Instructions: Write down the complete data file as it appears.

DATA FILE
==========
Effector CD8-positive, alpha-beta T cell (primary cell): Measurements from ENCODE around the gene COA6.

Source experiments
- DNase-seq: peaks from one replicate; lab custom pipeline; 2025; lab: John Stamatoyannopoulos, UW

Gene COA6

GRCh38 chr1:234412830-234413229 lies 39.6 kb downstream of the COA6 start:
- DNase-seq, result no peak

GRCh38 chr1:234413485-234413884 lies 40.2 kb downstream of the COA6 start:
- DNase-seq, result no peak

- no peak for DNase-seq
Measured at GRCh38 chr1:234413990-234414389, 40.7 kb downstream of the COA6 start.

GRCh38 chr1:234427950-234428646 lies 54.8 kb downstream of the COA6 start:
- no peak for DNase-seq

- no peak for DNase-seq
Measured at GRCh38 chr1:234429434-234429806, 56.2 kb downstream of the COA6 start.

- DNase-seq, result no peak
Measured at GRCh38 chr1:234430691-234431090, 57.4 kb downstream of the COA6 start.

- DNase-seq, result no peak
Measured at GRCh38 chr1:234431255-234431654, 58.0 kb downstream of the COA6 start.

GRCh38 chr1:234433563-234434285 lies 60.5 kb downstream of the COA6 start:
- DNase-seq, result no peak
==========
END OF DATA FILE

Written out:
Effector CD8-positive, alpha-beta T cell (primary cell): Measurements from ENCODE around the gene COA6.

Source experiments
- DNase-seq: peaks from one replicate; lab custom pipeline; 2025; lab: John Stamatoyannopoulos, UW

Gene COA6

GRCh38 chr1:234412830-234413229 lies 39.6 kb downstream of the COA6 start:
- DNase-seq, result no peak

GRCh38 chr1:234413485-234413884 lies 40.2 kb downstream of the COA6 start:
- DNase-seq, result no peak

- no peak for DNase-seq
Measured at GRCh38 chr1:234413990-234414389, 40.7 kb downstream of the COA6 start.

GRCh38 chr1:234427950-234428646 lies 54.8 kb downstream of the COA6 start:
- no peak for DNase-seq

- no peak for DNase-seq
Measured at GRCh38 chr1:234429434-234429806, 56.2 kb downstream of the COA6 start.

- DNase-seq, result no peak
Measured at GRCh38 chr1:234430691-234431090, 57.4 kb downstream of the COA6 start.

- DNase-seq, result no peak
Measured at GRCh38 chr1:234431255-234431654, 58.0 kb downstream of the COA6 start.

GRCh38 chr1:234433563-234434285 lies 60.5 kb downstream of the COA6 start:
- DNase-seq, result no peak